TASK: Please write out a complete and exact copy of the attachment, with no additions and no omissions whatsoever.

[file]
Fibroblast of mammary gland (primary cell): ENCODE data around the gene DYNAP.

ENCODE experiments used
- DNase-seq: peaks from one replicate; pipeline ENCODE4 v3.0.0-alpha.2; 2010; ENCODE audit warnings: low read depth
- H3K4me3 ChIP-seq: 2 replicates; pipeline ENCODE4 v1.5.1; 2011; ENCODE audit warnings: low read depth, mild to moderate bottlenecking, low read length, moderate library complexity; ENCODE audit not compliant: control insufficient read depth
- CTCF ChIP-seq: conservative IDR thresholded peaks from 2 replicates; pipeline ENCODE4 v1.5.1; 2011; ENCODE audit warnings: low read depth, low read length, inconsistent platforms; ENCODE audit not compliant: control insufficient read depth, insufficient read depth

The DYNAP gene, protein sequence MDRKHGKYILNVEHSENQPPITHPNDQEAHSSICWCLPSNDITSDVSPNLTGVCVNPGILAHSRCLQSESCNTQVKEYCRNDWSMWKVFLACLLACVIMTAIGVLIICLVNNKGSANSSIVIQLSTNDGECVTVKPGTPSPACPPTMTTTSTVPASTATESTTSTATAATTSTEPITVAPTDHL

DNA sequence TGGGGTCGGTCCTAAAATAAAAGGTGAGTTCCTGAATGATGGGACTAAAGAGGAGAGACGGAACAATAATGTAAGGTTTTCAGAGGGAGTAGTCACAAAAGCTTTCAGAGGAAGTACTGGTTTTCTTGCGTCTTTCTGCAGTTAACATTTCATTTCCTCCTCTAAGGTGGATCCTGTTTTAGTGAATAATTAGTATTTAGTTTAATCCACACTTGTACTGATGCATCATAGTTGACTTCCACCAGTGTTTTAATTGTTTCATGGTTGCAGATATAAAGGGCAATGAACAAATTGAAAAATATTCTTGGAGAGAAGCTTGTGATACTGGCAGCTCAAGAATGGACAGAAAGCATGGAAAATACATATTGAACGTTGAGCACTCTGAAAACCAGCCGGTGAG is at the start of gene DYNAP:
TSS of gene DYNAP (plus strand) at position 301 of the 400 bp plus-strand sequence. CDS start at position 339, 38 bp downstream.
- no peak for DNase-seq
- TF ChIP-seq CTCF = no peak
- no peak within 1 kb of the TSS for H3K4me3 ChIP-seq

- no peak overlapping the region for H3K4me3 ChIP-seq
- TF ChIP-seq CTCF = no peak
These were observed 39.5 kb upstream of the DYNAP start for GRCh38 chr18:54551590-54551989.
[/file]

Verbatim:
Fibroblast of mammary gland (primary cell): ENCODE data around the gene DYNAP.

ENCODE experiments used
- DNase-seq: peaks from one replicate; pipeline ENCODE4 v3.0.0-alpha.2; 2010; ENCODE audit warnings: low read depth
- H3K4me3 ChIP-seq: 2 replicates; pipeline ENCODE4 v1.5.1; 2011; ENCODE audit warnings: low read depth, mild to moderate bottlenecking, low read length, moderate library complexity; ENCODE audit not compliant: control insufficient read depth
- CTCF ChIP-seq: conservative IDR thresholded peaks from 2 replicates; pipeline ENCODE4 v1.5.1; 2011; ENCODE audit warnings: low read depth, low read length, inconsistent platforms; ENCODE audit not compliant: control insufficient read depth, insufficient read depth

The DYNAP gene, protein sequence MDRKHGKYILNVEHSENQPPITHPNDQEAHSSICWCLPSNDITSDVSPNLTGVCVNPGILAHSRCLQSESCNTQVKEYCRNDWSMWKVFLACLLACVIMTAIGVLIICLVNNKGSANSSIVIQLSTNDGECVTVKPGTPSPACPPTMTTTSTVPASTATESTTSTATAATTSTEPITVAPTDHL

DNA sequence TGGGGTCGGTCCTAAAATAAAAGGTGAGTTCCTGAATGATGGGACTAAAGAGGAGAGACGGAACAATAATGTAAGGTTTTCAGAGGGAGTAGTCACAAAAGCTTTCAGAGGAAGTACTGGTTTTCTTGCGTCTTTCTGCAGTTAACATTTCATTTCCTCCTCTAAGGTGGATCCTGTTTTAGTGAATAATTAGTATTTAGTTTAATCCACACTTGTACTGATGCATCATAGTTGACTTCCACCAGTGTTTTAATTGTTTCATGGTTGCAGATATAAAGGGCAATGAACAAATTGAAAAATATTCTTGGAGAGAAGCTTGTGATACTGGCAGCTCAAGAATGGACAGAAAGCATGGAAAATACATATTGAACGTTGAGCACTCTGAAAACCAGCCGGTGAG is at the start of gene DYNAP:
TSS of gene DYNAP (plus strand) at position 301 of the 400 bp plus-strand sequence. CDS start at position 339, 38 bp downstream.
- no peak for DNase-seq
- TF ChIP-seq CTCF = no peak
- no peak within 1 kb of the TSS for H3K4me3 ChIP-seq

- no peak overlapping the region for H3K4me3 ChIP-seq
- TF ChIP-seq CTCF = no peak
These were observed 39.5 kb upstream of the DYNAP start for GRCh38 chr18:54551590-54551989.